Are your social media followers/fans/members authentic?

We have previously written on social media account verification for businesses, in order to help customers deal only with the authentic brand.  But what about authenticating your social media followers/users/fans/members?

Unfortunately, there are currently “no methodologies available that would provide us with an exact number of non-actual member types of accounts,” according to LinkedIn’s 10-K filing for 2015.  (10-K at 18.)  LinkedIn goes on to state that some of its “non-actual member types of accounts” are:  … Continue Reading

What’s In Your Terms of Service?

Social media platforms often require users to agree to Terms of Service or Terms of Use (“TOS”) to use the platform. These contracts can be lengthy and many social media users may not read them in their entirety before agreeing and proceeding to use the platform. This can raise particular issues in contract law, especially about the legal enforceability of the provisions.

The legal enforceability of TOS provisions is relevant to both social media users and app developers. Individuals or businesses who use social media should consider how the TOS affect their legal rights and obligations, especially regarding privacy and … Continue Reading

Social Media Property Rights

The number of people using social media these days is staggering. For instance, Facebook has 1.65 billion monthly active users as of March 31, 2016. As such, the ability to reach such a broad consumer base through social media is becoming increasingly important to businesses. Companies are no doubt eager to create social media pages that generate “followers” and “likes” that may, in turn, generate profits. As the number of “followers” and “likes” of a page increase, so do potential issues surrounding ownership of these aspects of social media pages.… Continue Reading

Facebook wins privacy case on tracking logged-out users

Facebook has won an appeal against a Belgian court ruling, which ordered it to stop tracking logged-out users who visit Facebook pages and other websites linked to Facebook.

On 29 June 2016 the Brussels Court of Appeal held that the Belgian data protection authority (the Belgian Privacy Commission), which brought the original case, does not have jurisdiction over Facebook’s operations in Ireland, where the data is actually processed.… Continue Reading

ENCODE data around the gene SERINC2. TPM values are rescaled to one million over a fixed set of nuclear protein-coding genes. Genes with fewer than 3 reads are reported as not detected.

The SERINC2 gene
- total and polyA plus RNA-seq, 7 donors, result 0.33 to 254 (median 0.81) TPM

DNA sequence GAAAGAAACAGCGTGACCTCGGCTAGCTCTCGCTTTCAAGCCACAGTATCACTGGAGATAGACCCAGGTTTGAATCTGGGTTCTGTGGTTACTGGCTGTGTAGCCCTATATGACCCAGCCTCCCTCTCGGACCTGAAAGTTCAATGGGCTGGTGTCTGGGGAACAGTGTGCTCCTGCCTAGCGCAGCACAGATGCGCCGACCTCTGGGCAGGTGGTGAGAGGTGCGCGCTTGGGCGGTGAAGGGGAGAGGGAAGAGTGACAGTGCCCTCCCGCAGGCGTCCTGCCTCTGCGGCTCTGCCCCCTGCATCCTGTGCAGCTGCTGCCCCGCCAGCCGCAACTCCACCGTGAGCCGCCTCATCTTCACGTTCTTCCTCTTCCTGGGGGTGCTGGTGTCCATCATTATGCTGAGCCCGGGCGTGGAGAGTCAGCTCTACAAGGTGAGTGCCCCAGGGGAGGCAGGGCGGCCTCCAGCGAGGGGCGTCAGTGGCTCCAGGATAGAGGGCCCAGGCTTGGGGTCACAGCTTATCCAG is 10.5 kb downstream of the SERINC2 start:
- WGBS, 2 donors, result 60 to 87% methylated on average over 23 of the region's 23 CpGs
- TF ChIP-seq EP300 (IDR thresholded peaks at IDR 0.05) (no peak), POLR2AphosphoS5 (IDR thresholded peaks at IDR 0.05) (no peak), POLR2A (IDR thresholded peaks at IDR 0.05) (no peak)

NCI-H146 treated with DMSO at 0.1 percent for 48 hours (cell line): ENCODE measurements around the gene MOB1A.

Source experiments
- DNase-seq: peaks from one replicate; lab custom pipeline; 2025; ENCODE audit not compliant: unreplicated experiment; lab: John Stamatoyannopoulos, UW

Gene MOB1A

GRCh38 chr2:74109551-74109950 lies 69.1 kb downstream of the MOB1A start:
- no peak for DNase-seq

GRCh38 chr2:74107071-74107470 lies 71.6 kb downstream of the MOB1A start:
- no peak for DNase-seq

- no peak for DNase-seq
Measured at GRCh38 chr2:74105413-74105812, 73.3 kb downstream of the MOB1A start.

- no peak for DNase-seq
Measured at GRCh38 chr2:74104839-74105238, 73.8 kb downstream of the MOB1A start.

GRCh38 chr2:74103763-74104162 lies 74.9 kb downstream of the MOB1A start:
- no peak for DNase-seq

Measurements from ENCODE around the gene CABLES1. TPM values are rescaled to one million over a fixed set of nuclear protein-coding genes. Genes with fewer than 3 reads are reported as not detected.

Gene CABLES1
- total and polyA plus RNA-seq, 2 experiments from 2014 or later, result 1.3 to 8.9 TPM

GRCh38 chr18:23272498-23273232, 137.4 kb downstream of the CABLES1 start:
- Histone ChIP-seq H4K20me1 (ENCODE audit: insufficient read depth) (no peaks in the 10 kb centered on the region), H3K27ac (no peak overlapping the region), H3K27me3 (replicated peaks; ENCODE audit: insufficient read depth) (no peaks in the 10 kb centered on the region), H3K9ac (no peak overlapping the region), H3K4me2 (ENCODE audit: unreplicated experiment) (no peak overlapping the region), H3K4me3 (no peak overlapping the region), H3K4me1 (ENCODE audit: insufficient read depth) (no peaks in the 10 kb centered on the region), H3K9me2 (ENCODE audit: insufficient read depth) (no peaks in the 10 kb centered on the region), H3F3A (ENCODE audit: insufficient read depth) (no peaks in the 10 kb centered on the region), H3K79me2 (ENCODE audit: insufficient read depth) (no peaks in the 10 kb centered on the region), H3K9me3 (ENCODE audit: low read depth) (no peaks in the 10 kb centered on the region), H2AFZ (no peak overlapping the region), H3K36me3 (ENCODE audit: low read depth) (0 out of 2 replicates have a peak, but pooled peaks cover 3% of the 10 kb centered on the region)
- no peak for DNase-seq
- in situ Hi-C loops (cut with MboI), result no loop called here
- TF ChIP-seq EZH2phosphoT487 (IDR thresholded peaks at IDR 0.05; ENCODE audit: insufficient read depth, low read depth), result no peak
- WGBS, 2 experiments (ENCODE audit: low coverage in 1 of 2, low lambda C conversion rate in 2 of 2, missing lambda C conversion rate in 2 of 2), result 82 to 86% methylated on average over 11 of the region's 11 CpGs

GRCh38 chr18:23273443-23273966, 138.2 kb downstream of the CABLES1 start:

German competition authorities initiate proceeding against Facebook

Facebook became the latest American technology company to face antitrust hurdles in Europe after the German Federal Cartel Office (Bundeskartellamt), a competition authority, opened an investigation into whether Facebook Inc., USA, Facebook Ireland Limited and Facebook Germany GmbH abused their alleged dominant position in social networking by violating data protection laws. Accordingly, unlike other proceedings the Cartel Office’s investigation targeting Facebook is for the first time based on the potential invalidity of its terms of use pursuant to German data privacy laws.… Continue Reading

Liability for friends’ defamatory statements

Liability for third-party defamatory comments on one’s personal account, whether on Facebook or another internet-based platform, is an emerging legal issue in Canadian law.

If a social media “friend” posts defamatory statements about another person on your profile, or other site, can you be personally liable to the defamed person? Do you have any obligation to actively monitor your social media existence in the face of such statements?  Are you liable for third party statements that you may not even be aware of? … Continue Reading

Facebook “like” button violates privacy laws

On 9 March 2016 the Düsseldorf Regional Court in Germany ruled that an online shopping site, Peek & Cloppenburg, which integrated Facebook’s “like” button into its website had violated users’ privacy rights.

How the “like” button works

The button allows website users who click on it to share instantly the pages and content from the website on their Facebook profiles. This technology is a rapidly-growing marketing tool.… Continue Reading

Social media overload

The explosion of social media in the past decade has caused a major shift in the way we conduct our affairs. In particular, businesses have been required to adapt to new ways of communicating with their clients.  At a rate of thousands of social media applications surfacing each month, and new legal issues surrounding the use of social media, it can feel overwhelming, especially for new businesses. … Continue Reading

Social media users responsible for comments

The High Court of South Africa ruled in Isparta v Richter that a Facebook user was guilty of defamation because a defamatory post appeared on his Facebook wall and was not removed by him, even though he was not the author of the post.  The court ruled that because he knew of the post and “allowed his name to be coupled” with the author, he was as liable as the author.… Continue Reading

Crowdfunding: Advertising an offering’s terms on social media

Background

The Securities and Exchange Commission (“SEC”) adopted the final rules of Regulation Crowdfunding (the “Regulation”) on October 30, 2015. While the final rules have been adopted, they do not become effective until May 16, 2016. The Regulation is meant to expound upon Sections 4(a)(6) and 4A of the Securities Act of 1933 (the “Act”), both of which provide limited exemptions from registering securities under the Act when a company sells securities by crowdfunding. Crowdfunding occurs when a large group of investors combines resources to support a third party’s efforts to reach a goal. Crowdfunding activities have become more popular … Continue Reading